15 Comments on "Advocating for a Child with Communication Problems"


Our school district is a “bad” one. They have already denied the evaluation for a AT. They said in our last Ard (with attornies/advocates) that this is based off of their screener. Where can I find information on what the screenings should actually be based upon? please and thank you! So far I hear all about why it will help and how to ask, but I haven’t found anything pertaining to screenings or our current roadblock. Thank you.


If a child has a significant hearing loss that interferes with the ability to spell and limited understanding during lectures, what should I ask for from the school to assist my daughter? She reads lips more than she uses her hearing.


Who “owns” my daughter’s “voice”?
My 9 yr old daughter uses an Ipad with Proloquo2 to communicate.
The school provided the Ipad 2 years ago. Over the last two years as she has advanced, Proloquo on the Ipad has been customized with added buttons, folders, family outing pictures by school SLP, Childrens Hospital SLP and us at home.
I was told in an IEP meeting that I could not have access to the sign on and password for the Ipad in order to back up Proloquo settings. So I posed the question of what would happen if we moved to another district? I was told that the IPad would have to be turned in and we would have to start over at the new school.
This would devastate my daughter’s ability to communicate, essentially taking her voice away from her. Has anyone come across this situation yet? Thank you in advance.


It’s been three weeks ago I had the IEP meeting for my son(5 yrs old) and I haven’t sign the IEP document.He just started in August 2011 kindergarten class and had three injuries (bitting from friends)for three times.They wanted it to keep him in the same classroom and I requested to move him to a different.They did it. His new teacher has been very resistant and evasive to be in communication with me.Also,he needs a lot of help with the potty train, new behaviours are arising when he is getting into the bus (taking off the seat bealt,socks,shoes and screaming)which I informed the teacher four weeks ago and she did not reply to my concern.Also,she misses a lot of classes.In the IEP I reported that the approach of the program he is having right now is not impacting in my child and he is not grasping it at all.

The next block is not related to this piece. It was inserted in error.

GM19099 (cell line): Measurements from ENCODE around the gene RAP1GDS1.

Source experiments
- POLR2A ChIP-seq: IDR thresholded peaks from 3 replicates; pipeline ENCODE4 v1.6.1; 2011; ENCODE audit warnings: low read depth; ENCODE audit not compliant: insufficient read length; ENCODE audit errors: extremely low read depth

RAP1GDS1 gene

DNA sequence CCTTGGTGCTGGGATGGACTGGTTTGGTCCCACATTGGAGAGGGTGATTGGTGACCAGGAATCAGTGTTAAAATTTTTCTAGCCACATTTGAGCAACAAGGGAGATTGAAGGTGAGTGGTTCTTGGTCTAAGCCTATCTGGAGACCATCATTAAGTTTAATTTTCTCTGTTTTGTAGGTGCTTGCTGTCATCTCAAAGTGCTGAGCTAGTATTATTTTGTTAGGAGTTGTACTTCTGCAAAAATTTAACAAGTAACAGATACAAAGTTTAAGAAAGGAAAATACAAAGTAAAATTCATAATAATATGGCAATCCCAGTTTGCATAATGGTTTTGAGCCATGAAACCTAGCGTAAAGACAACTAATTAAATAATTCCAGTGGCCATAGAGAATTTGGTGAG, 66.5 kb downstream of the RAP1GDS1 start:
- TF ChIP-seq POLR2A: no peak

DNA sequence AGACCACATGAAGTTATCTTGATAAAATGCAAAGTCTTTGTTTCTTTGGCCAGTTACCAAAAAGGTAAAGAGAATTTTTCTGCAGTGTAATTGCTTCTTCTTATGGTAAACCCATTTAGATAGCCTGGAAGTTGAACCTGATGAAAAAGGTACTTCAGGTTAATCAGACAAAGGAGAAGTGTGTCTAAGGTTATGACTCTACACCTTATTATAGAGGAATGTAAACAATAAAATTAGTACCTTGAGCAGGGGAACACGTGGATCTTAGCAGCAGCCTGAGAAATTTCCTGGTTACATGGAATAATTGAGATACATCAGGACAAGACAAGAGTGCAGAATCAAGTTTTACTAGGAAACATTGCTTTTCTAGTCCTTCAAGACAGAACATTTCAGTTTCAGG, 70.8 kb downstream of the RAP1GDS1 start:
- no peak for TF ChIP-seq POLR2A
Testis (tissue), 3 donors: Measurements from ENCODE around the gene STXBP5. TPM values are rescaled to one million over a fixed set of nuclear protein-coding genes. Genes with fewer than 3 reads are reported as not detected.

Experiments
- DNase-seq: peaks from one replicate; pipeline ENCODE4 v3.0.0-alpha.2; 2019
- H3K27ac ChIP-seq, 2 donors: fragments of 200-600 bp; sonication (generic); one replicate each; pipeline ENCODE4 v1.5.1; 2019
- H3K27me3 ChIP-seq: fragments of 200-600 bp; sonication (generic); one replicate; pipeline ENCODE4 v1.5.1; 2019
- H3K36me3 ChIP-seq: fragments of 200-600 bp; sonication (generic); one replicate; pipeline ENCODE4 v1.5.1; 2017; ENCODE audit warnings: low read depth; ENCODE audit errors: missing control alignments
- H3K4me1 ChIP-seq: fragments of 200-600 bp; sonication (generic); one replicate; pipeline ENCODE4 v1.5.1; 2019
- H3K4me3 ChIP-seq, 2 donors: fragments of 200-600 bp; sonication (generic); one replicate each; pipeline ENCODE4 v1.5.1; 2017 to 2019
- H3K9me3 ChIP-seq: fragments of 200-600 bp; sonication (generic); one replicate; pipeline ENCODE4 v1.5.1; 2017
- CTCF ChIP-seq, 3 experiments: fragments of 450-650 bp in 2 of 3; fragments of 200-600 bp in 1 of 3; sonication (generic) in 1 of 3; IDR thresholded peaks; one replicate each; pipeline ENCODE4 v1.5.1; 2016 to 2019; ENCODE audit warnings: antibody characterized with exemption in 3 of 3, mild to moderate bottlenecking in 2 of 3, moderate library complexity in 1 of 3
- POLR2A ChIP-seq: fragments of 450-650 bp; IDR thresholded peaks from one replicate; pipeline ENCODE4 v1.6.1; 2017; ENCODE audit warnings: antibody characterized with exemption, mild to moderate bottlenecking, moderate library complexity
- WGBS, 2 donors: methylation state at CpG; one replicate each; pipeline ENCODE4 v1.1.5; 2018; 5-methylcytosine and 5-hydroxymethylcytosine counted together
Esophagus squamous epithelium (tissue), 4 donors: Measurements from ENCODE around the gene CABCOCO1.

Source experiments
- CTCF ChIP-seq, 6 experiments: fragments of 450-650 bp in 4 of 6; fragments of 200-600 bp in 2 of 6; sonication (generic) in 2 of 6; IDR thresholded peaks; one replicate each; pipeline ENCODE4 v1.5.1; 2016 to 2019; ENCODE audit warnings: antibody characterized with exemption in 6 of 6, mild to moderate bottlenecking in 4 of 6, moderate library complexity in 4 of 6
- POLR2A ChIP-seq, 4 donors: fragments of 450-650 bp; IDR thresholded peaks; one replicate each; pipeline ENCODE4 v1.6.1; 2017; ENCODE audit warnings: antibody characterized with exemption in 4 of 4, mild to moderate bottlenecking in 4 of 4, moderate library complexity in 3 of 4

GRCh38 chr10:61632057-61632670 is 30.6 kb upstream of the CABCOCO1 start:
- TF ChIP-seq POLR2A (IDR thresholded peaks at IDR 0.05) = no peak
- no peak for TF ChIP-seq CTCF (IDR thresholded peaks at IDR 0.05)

I’m considering homeschool. What language should I use to inform the IEP team and also to get funding from the district where we belong?


Assistive Technology…The school had a device, A.C.G., called a McCaw which sat in the corner gathering dust when my daughter was in grade 1-6. I decided to teach her “a basic toddler’s sign language” with the help of an organization that helps parents teach children with disabilities how to do basic sign. My daughter is Mentally Challenged with Hypotonic Muscles and had no real verbal language, just a few words. So, I taught her with a 60 word sign capability. The School Administration told me to “STOP teaching her sign”! I asked why and they repeated “Because not everyone knows sign”. REDUNDANT so I did not say anything.
I finally bought her an A.C.G. after saving for 6 yrs. The teachers do not know how to use it, even though they have the same one??? So, how is my daughter supposed to communicate??